Janoris Jenkins can finally start over.
The former All-SEC cornerback at Florida has found a new home and here's to hoping he can finally get things off the field in order.
Wednesday, ESPN's Mark Schlabach reported that Jenkins, who was dismissed from the team in April after his arrest on misdemeanor marijuana charges, is transferring to Division II North Alabama.
Instead of entering the NFL's supplemental draft, Jenkins is making the right move and going back to school. He won't get the national attention he did at Florida, but he's going to have the chance to redeem himself after off-field incidents late in his career overshadowed his impressive career on it.
Jenkins left Florida with eight career interceptions, including three last season, and might have made the case as being the nation's top cover corner when it was revealed after the season that he had played most of the year with a torn labrum in his shoulder.
Jenkins opted to return to school this spring after undergoing surgery on his shoulder.
But all of that was clouded by two very poor decisions he made. In January, Jenkins was as arrested for a misdemeanor marijuana possession charge. Less than three months later, he was arrested on the same charge.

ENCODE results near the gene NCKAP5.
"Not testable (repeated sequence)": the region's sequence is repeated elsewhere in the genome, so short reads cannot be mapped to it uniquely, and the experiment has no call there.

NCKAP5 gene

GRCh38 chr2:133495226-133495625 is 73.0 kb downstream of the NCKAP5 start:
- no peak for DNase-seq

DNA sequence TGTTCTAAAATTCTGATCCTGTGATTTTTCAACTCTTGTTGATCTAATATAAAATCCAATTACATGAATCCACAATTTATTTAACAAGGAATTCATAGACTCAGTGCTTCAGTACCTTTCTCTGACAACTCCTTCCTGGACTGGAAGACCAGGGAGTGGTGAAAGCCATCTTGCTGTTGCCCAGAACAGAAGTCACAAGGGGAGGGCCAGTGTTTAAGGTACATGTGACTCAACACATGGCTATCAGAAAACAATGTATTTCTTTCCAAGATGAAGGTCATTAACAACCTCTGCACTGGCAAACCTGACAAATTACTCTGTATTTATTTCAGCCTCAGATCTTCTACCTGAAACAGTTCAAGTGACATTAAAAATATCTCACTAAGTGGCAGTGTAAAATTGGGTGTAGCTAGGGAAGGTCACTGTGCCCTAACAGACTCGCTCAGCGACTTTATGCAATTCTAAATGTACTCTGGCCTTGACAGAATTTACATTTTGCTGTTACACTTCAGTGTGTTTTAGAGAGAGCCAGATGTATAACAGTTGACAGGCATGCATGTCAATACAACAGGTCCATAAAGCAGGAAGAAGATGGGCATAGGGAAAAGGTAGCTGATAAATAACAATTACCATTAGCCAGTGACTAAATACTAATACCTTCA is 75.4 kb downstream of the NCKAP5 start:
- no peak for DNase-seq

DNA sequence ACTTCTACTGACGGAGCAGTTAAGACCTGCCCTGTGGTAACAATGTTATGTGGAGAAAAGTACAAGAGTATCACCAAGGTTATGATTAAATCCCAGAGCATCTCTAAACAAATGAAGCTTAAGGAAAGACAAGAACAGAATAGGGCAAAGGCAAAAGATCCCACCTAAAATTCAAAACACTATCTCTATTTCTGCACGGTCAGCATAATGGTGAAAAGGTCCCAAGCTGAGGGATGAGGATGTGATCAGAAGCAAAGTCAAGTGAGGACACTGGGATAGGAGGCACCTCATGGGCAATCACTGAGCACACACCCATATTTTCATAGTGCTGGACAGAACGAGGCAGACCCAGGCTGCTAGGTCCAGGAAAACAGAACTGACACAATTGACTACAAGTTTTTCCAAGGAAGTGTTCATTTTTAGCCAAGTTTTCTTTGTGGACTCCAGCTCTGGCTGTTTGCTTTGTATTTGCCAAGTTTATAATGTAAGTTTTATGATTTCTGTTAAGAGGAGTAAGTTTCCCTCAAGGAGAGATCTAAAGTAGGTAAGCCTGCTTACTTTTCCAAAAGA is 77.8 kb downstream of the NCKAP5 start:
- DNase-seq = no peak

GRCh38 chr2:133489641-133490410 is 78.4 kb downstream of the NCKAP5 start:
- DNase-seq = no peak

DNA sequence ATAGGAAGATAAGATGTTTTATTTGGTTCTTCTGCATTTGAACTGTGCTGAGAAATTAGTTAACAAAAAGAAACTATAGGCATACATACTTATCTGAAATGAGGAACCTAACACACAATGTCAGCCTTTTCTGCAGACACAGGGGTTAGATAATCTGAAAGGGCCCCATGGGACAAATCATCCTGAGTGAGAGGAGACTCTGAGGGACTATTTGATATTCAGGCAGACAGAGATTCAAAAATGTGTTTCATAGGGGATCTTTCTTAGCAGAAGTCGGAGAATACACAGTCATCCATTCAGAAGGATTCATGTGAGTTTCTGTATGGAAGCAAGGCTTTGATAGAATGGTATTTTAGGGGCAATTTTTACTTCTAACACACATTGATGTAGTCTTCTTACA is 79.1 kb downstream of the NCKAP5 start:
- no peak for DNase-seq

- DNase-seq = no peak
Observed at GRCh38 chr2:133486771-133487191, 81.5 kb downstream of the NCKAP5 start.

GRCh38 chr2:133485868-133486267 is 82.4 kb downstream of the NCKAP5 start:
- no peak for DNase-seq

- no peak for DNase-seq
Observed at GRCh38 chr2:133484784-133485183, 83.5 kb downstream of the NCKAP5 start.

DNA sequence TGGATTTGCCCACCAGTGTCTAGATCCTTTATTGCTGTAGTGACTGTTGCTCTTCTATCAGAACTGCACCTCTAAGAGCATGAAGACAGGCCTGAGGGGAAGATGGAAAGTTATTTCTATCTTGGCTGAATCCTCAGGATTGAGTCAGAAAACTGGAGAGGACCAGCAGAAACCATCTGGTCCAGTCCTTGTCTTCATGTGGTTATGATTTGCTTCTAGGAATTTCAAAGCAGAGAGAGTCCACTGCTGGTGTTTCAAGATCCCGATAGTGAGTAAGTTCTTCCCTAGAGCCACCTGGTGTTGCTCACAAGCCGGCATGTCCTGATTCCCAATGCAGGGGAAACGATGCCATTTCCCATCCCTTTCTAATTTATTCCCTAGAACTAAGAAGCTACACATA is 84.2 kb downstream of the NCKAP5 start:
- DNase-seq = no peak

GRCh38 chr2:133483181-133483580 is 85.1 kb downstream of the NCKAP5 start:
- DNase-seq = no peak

After meeting with Jenkins following his second arrest, new coach Will Muschamp dismissed Jenkins, leaving a giant hole in Florida's defensive backfield, but it was a tough decision that he had to make.
Earlier this month, Florida Today reported that Jenkins pled no contest to possession of less than 20 grams of marijuana. He was given no probation or community service, but was ordered to pay a fine of $421.
Jenkins also had a run-in with the law in June of 2009 when he was arrested on misdemeanor affray charges after being involved in a fight in downtown Gainesville, Fla., and fled police. He agreed to a deferred prosecution agreement on that charge and was placed on six months' probation.
Jenkins can now start over new at North Alabama with coach Terry Bowden. He will not only be able to improve his NFL draft stock with an extra year of college football, but he'll hopefully be able to change his reputation.
He didn’t arrive in Gainesville as a troubled kid, but he’ll have a lot of questions to answer from NFL teams about some of his foolish decisions.